INDIANAPOLIS (WTHR) — A local costume designer is "Inspiring Indiana," using her skills to help others during the coronavirus pandemic, one stitch at a time.
She's known nationwide for sewing intricate and extraordinary costumes for Halloween, ComicCon and other big events.
But Indianapolis designer Jess West has gone from creating mermaids and monsters to making face masks: a Hoosier stitching hope and keeping people safe during the COVID-19 pandemic.
"I feel like I'm kind of using my superpower, if you will, to help protect people," West said. "You know, I bought all these crazy patterns, and they're selling and it's a way to let people have this little peace of mind, and it's a way for them to express themselves and feel cool when they're out and maybe even match their outfit and/or just know that they're wearing a product that was made well by a local person."
West created the "Masked Hope Collection" in March, which features dozens of custom prints that bring out personality, from a wicked witch design to bedazzled fabrics to faces showing Indiana pride with our state logo.
The masks are not medical-grade, but they do include a removable filter.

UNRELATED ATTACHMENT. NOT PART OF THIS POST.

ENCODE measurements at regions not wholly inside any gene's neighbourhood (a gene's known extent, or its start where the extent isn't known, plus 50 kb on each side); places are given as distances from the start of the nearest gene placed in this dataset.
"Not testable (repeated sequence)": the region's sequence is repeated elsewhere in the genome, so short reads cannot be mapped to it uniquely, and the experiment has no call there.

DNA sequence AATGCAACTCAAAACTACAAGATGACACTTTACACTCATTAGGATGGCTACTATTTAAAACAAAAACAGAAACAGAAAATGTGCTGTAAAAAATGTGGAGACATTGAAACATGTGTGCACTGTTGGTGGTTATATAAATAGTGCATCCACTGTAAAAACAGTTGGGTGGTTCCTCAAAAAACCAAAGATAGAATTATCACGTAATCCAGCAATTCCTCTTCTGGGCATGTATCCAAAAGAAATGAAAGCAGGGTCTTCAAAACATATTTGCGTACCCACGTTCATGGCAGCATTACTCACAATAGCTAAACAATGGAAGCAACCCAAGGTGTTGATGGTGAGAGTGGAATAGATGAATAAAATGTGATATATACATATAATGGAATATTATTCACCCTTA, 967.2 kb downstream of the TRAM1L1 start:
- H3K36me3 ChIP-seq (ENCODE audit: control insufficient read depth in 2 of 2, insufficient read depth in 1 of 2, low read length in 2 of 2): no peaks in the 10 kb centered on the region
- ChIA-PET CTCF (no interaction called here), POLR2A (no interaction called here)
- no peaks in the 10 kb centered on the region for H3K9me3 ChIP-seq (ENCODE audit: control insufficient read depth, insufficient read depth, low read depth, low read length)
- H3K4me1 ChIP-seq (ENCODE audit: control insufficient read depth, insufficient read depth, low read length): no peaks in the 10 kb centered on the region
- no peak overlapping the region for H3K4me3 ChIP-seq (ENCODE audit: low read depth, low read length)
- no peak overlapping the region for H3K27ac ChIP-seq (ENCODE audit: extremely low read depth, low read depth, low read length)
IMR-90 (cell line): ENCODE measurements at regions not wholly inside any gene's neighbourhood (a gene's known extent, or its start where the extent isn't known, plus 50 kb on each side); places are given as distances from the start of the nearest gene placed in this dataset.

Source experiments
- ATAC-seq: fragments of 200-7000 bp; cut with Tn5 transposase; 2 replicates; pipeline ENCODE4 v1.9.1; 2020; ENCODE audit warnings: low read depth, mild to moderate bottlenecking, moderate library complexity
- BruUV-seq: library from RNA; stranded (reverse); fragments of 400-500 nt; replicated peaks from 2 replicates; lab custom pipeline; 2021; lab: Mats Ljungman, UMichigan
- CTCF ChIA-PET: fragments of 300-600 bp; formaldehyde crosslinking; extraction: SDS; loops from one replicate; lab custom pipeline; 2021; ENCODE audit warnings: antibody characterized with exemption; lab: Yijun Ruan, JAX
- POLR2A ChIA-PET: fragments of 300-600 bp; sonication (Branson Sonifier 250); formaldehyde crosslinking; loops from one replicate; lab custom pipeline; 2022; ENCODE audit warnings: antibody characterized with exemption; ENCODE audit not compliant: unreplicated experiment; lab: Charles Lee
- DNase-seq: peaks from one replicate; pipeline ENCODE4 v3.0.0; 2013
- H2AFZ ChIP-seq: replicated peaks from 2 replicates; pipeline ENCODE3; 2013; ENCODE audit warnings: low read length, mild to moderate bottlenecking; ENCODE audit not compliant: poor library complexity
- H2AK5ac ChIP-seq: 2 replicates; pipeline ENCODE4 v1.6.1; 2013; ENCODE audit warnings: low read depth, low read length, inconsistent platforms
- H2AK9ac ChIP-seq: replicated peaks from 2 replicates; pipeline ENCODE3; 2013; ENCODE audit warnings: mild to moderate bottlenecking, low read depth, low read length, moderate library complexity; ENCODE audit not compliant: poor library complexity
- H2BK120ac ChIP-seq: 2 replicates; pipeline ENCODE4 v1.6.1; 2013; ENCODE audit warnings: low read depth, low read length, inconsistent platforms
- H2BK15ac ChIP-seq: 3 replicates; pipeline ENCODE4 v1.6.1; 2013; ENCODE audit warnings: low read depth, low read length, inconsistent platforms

They come in adult and child sizes and sell for around $20.
Part of the proceeds from West's sales go to hospitals and first responders.
"I've had several nurses that have worn them and they say it's kind of inviting when you go in and you're speaking to someone with this brightly colored mask as opposed to, you know, the plain medical mask that they wear all the time so that's nice," West said.
This project also fills a personal need for West.
Right before the coronavirus hit, she landed her dream job to become head costume designer for Cirque du Soleil on cruise ships in the Caribbean and Europe.
But the pandemic put everything on hold.
"It was very tough. I cried for about a week," West said. "Then I was like, 'what can I do?' Usually if I get backed into a corner, I try to find a creative way to get out of it and you know do something for the best and I've had a lot of fun doing these masks."
West is also helping other Hoosiers out of work right now.
She hired and trained 12 people who'd been laid off - some with sewing experience, others who came from service industries like bartenders, waitresses and retail employees.
They're working in shifts in West's studio and they've filled more than 2,500 orders so far.
"They had a lot of drive and they really wanted a job and they did it, they came in and wanted to do it for the right reasons. Obviously they needed to make money, but they're feeling really proud of themselves at the end of the day too," West said.
West hopes she can bring a smile to people's faces - behind those masks - using her talent to save lives.
To learn more about the "Masked Hope Collection" or to order a mask online, click here.